Change agents always ask: "What's the burning platform?"
In the pharmaceutical industry today, our platform isn’t burning. It’s leaking, due to shoddy quality. In fact, it is under water!
Ben Venue Laboratories just entered into a consent decree after years of troubles, and after trying to install lean problem-solving systems in its facilities. One of the first observations that FDA inspectors noted on the company’s original 483 refers to the company’s failure to adequately align those systems.
Johnson & Johnson, and others as large and as, supposedly, lean (after all, J&J began its opex efforts back in the 1980s), have also failed to deliver on the initial hype.
Why? Did they, did we, underestimate the real investment required? Did they try to go too far, too fast? Or are we, as an industry, simply asking the wrong thing of "lean"?
Lean is the term given to the Toyota Production System by John Krafcik, now of Hyundai, then of the MIT team that tried to define the reasons for the growing chasm between the American automobile industry and Toyota way back in the 80s. Their work resulted in the ground-breaking tome, The Machine That Changed the World by James Womack and colleagues.
The Toyota Production System (TPS) is all about the eradication of anything that does not establish value for the customer. Any non-value-added effort or expense is defined as waste. This waste has come to mean “cost” to a large number of executives in the pharmaceutical industry, and many of them then extrapolate this reduction in cost to infer that lean will improve profits.
When properly inculcated in any organization, TPS radically accelerates operational cashflow by consistently generating flawless products.
The intent of all fundamental TPS tools, including 5S, Standard Work, Poka Yoke, and Kaizen, is improved quality of the working environment, quality of the processes, and quality of their measures. This must, and does, result in safer and more effective products. And there is no industry outside of biopharmaceuticals, pharmaceuticals, and medical devices where quality is so critically important.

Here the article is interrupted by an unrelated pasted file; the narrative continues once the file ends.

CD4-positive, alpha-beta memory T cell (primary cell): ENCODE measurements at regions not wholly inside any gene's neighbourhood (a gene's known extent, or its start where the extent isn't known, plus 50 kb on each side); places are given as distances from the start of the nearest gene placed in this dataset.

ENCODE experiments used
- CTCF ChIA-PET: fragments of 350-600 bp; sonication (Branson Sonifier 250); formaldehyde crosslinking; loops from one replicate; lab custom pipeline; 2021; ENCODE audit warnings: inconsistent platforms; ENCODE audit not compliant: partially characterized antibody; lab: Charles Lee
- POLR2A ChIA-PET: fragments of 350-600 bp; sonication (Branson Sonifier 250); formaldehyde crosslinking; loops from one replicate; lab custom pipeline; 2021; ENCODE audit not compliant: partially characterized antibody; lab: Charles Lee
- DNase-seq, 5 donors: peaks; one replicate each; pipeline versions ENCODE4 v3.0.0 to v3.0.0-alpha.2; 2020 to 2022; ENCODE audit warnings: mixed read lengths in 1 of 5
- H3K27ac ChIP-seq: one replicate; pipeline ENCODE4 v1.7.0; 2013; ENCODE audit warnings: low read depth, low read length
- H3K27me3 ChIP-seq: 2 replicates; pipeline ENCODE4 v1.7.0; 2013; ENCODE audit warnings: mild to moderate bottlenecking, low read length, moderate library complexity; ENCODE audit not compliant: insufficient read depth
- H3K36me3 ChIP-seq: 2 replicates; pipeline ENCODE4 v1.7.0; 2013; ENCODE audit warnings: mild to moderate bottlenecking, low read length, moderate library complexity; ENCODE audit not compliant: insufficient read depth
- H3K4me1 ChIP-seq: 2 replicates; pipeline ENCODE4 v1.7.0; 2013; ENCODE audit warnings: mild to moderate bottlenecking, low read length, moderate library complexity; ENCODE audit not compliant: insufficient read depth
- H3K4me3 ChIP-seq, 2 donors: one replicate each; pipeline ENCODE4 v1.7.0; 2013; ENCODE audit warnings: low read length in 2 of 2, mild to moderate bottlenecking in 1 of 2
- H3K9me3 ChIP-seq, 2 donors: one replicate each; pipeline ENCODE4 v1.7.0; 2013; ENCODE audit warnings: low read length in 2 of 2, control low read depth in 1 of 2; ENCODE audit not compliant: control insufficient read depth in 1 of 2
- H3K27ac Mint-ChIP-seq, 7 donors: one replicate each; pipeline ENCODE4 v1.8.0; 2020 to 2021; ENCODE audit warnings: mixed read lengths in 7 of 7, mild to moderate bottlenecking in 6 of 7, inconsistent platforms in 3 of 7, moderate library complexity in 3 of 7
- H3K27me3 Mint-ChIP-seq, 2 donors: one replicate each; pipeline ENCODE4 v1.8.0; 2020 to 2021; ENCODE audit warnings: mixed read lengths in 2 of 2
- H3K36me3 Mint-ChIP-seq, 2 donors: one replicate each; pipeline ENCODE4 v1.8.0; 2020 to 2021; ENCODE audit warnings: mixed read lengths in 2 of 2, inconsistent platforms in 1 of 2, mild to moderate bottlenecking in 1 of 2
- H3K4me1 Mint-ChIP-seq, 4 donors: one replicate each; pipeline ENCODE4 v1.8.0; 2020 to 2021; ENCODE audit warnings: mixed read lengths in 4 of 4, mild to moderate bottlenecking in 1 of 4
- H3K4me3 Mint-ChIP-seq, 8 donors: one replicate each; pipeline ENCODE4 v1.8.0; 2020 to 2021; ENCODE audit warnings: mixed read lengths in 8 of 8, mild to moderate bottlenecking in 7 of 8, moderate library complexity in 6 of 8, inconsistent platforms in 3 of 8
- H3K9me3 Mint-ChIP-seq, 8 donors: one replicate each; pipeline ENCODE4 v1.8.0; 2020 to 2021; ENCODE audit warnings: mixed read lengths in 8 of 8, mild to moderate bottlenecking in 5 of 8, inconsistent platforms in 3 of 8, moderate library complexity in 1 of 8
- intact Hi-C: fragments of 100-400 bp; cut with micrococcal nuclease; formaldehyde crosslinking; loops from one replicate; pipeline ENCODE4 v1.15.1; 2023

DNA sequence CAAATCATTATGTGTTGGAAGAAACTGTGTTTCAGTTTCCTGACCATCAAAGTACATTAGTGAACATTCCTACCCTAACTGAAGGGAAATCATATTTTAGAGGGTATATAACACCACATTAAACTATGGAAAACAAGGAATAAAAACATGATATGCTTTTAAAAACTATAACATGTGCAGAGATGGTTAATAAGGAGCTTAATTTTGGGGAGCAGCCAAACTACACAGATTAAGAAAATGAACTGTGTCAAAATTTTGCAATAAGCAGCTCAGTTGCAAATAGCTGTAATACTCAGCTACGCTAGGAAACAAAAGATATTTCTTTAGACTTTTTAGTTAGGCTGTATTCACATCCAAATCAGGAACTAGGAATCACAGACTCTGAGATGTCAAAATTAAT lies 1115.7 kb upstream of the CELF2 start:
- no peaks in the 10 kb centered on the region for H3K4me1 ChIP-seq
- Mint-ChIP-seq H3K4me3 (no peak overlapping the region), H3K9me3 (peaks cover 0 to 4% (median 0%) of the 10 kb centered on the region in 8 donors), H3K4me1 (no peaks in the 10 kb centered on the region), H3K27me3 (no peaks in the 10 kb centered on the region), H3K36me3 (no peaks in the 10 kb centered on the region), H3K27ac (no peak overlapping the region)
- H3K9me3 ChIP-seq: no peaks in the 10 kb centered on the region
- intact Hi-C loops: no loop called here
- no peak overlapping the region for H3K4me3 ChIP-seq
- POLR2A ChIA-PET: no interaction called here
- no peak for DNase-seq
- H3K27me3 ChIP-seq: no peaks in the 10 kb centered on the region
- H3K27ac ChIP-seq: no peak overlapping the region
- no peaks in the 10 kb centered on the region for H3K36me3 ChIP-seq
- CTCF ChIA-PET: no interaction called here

But TPS requires certain adjustments if it is to work in pharma. Consider inventory turns, a key ratio for manufacturers in any industry. Biologics manufacturers make snails look like Olympic sprinters when it comes to inventory turns. Inventory turns of well below 10 per year are common in BioTech while Apple's 2009 turns were 69.6! When a harvest cycle fails, it just makes that lead time stretch in to eternity.
TPS dampens variability in the process, improves yields, and prevents deviations; yet, when a deviation has occurred, it also offers a wide array of elegant tools that allow a focused team to rapidly and definitively apply the appropriate immediate corrective action and then follow that up with robust, long-lasting, and system-wide preventive actions. These are embodied in Corrective and Preventive Actions (CAPA), a concept that pharma appears to struggle with, based on recent 483s and Warning Letters.
The freedoms allowed to the producers of some pharmaceuticals, most notably orphan drugs, include protection from competition (ever heard of the patent cliff?).
The very real economic impact is that the drugs are “supply constrained.” This rewards the producers and venture capitalists with higher prices, accelerating the return on their eye-watering investments.
The impact for the lean change agent is that some of the tools may have to be tweaked and reoriented towards the supply end of the value stream.
We don’t make cars! Perhaps some of pharma’s TPS installations have failed because change agents haven’t adequately understood the unsurpassed potential of TPS or its application within our industry.